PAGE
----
Extreme Graphics with Extrema
High-energy physics experiments tend to generate huge amounts of data. While this data is passed through analysis software, very often the first thing you may want to do is to graph it and see what it actually looks like. To this end, a powerful graphing and plotting program is an absolute must. One available package is called Extrema (http://exsitewebware.com/extrema/index.html). Extrema evolved from an earlier software package named Physica. Physica was developed at the TRIUMF high-energy centre in British Columbia, Canada. It has both a complete graphical interface for interactive use in data analysis and a command language that allows you to process larger data sets or repetitive tasks in a batch fashion.
Installing Extrema typically is simply a matter of using your distribution's package manager. If you want the source, it is available at the SourceForge site (http://sourceforge.net/projects/extrema). At SourceForge, there also is a Windows version, in case you are stuck using such an operating system.
Once it is installed
on your Linux box, launching it is as simple as typing in
pressing Enter. At start up, you should see two windows: a visualization
window and an analysis window (Figure 1). One of the most important buttons
is the help button. In the analysis window, you can bring it up by clicking
on the question mark (Figure 2). In the help window, you can get more
detailed information on all the functions and operators available
Figure 1. On startup, you are presented with a blank visualization window and an analysis window.
Figure 2. The help window gives you information on all of the available functions, operators and commands.
Extrema provides 3-D contour and density plots. For 2-D graphing, you can control almost all the features, like axes, plot points, colors, fonts and legends. You also can do some data analysis from within Extrema. You can do various types of interpolation, such as linear, Lagrange or Fritsch-Carlson. You can fit an equation to your data with up to 25 parameters. Extrema contains a full scripting language that includes nested loops, branches and conditional statements. You either can write out scripts in a text editor or use the automatic script-writing mode that translates your point-and-click actions to the equivalent script commands.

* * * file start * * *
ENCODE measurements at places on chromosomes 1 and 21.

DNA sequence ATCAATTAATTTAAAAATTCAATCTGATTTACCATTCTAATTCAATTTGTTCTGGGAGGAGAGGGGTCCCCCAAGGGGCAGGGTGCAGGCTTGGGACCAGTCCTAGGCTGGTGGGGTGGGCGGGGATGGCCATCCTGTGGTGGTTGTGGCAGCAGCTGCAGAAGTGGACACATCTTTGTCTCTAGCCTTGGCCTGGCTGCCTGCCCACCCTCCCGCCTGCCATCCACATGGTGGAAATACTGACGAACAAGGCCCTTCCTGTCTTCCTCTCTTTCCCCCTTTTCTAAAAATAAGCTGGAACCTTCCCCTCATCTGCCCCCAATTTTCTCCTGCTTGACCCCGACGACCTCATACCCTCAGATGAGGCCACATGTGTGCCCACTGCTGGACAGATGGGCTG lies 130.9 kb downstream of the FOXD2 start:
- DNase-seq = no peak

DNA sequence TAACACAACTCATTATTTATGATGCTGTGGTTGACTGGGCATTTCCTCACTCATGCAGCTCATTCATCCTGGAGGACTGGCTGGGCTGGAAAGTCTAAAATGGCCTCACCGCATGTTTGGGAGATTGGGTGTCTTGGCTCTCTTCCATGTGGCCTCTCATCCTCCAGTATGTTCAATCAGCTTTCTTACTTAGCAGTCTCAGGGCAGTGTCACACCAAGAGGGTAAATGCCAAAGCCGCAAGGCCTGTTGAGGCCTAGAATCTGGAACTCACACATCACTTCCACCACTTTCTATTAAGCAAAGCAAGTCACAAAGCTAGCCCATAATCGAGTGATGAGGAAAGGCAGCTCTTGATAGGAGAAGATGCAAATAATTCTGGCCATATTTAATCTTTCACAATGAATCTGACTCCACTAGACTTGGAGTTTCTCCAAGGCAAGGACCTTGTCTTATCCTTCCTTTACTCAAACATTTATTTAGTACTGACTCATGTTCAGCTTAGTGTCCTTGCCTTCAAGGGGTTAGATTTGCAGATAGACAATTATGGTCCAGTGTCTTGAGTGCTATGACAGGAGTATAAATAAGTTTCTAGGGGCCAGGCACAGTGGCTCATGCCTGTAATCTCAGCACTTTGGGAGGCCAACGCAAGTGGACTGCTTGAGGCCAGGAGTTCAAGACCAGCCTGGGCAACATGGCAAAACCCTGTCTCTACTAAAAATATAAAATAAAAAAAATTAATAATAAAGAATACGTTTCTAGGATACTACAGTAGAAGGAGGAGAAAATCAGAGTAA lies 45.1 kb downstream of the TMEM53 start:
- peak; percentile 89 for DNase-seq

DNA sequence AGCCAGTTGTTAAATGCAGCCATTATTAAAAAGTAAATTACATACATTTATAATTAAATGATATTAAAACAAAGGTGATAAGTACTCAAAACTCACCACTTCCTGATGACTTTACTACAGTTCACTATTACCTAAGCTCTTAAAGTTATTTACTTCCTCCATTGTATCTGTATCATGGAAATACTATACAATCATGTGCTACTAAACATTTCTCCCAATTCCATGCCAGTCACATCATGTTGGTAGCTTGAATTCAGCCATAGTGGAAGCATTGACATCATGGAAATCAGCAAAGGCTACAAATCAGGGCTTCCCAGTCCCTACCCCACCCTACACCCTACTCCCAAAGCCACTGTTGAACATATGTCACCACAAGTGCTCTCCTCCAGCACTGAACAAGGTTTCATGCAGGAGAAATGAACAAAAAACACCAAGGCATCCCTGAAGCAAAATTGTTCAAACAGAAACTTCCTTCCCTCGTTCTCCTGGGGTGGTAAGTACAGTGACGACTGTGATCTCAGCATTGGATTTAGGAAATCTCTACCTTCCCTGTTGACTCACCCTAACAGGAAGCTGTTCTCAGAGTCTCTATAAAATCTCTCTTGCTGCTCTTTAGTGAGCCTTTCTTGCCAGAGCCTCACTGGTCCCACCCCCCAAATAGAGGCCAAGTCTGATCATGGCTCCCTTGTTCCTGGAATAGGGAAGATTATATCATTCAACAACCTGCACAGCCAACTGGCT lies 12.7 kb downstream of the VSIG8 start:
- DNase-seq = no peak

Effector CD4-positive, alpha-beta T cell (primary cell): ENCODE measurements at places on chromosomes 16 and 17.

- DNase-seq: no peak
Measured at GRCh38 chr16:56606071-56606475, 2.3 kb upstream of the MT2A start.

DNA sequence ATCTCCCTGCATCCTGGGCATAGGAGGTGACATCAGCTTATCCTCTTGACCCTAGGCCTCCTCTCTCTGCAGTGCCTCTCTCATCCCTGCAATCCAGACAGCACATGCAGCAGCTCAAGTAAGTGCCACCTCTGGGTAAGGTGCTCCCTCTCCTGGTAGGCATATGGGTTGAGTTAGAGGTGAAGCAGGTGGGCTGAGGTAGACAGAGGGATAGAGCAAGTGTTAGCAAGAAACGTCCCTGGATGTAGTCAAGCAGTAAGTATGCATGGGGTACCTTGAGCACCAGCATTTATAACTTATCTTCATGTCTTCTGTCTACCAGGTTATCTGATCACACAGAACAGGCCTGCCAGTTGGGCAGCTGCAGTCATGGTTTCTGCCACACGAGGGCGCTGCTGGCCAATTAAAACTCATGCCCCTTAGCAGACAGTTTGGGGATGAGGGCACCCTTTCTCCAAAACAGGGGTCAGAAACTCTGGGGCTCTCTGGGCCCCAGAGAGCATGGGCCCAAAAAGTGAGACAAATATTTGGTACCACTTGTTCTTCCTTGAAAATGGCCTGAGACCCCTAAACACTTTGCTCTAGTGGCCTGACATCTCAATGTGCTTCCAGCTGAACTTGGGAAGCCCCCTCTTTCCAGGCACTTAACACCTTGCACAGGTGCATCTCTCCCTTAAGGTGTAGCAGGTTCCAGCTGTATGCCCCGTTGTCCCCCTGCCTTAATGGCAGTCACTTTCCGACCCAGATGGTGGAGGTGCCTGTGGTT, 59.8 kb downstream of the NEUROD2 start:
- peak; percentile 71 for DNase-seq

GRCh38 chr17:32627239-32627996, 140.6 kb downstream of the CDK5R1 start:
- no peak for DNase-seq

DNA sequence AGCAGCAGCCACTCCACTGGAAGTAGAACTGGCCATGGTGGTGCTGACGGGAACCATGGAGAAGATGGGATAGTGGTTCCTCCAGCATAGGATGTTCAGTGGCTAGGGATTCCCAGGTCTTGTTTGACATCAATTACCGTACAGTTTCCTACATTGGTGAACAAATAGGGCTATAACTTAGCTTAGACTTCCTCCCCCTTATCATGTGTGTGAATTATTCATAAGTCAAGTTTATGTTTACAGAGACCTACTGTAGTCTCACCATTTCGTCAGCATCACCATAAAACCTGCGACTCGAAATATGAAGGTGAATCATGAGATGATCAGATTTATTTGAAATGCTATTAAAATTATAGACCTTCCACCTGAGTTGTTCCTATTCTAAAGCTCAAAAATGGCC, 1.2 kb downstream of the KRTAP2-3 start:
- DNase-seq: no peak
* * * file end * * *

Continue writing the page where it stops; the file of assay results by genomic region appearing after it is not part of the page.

The first thing you will need to do is get your data into Extrema. Data is stored in variables and is referenced by the variable's name. The first character of a variable name must be alphabetic and cannot be any longer than 32 characters. Other than these restrictions, variable names can contain any alphabetic or numeric characters, underscores or dollar signs. Unlike most things in Linux, variable names are case-insensitive. And remember, function names are reserved, so you can't use them as variable names.
String variables can contain either
a single string of text or an array of text strings. Numeric variables
can contain a single number, a vector (1-D array), a matrix (2-D array)
or a tensor (3-D array). All numbers are stored as double-precision
real values. Unlike most other programming languages, these arrays
are indexed starting at 1, rather than 0. There are no limits to the
size of these arrays, other than the amount of memory available on your
machine. Indexing arrays in Extrema can be interesting. If you want the
eighth element of array x, you simply can reference it with
x. You can
grab elements 8, 9 and 10 with
x[8:10]. These indices can be replaced
with expressions, so you could get the eighth element with
Joey Bernard has a background in both physics and computer science. This serves him well in his day job as a computational research consultant at the University of New Brunswick. He also teaches computational physics and parallel programming.
Fast/Flexible Linux OS Recovery
On Demand Now
In this live one-hour webinar, learn how to enhance your existing backup strategies for complete disaster recovery preparedness using Storix System Backup Administrator (SBAdmin), a highly flexible full-system recovery solution for UNIX and Linux systems.
Join Linux Journal's Shawn Powers and David Huffman, President/CEO, Storix, Inc.
Free to Linux Journal readers.Register Now!
- Download "Linux Management with Red Hat Satellite: Measuring Business Impact and ROI"
- Chris Birchall's Re-Engineering Legacy Software (Manning Publications)
- The Italian Army Switches to LibreOffice
- Linux Mint 18
- Petros Koutoupis' RapidDisk
- ServersCheck's Thermal Imaging Camera Sensor
- Oracle vs. Google: Round 2
- The FBI and the Mozilla Foundation Lock Horns over Known Security Hole
- Privacy and the New Math
Until recently, IBM’s Power Platform was looked upon as being the system that hosted IBM’s flavor of UNIX and proprietary operating system called IBM i. These servers often are found in medium-size businesses running ERP, CRM and financials for on-premise customers. By enabling the Power platform to run the Linux OS, IBM now has positioned Power to be the platform of choice for those already running Linux that are facing scalability issues, especially customers looking at analytics, big data or cloud computing.
￼Running Linux on IBM’s Power hardware offers some obvious benefits, including improved processing speed and memory bandwidth, inherent security, and simpler deployment and management. But if you look beyond the impressive architecture, you’ll also find an open ecosystem that has given rise to a strong, innovative community, as well as an inventory of system and network management applications that really help leverage the benefits offered by running Linux on Power.Get the Guide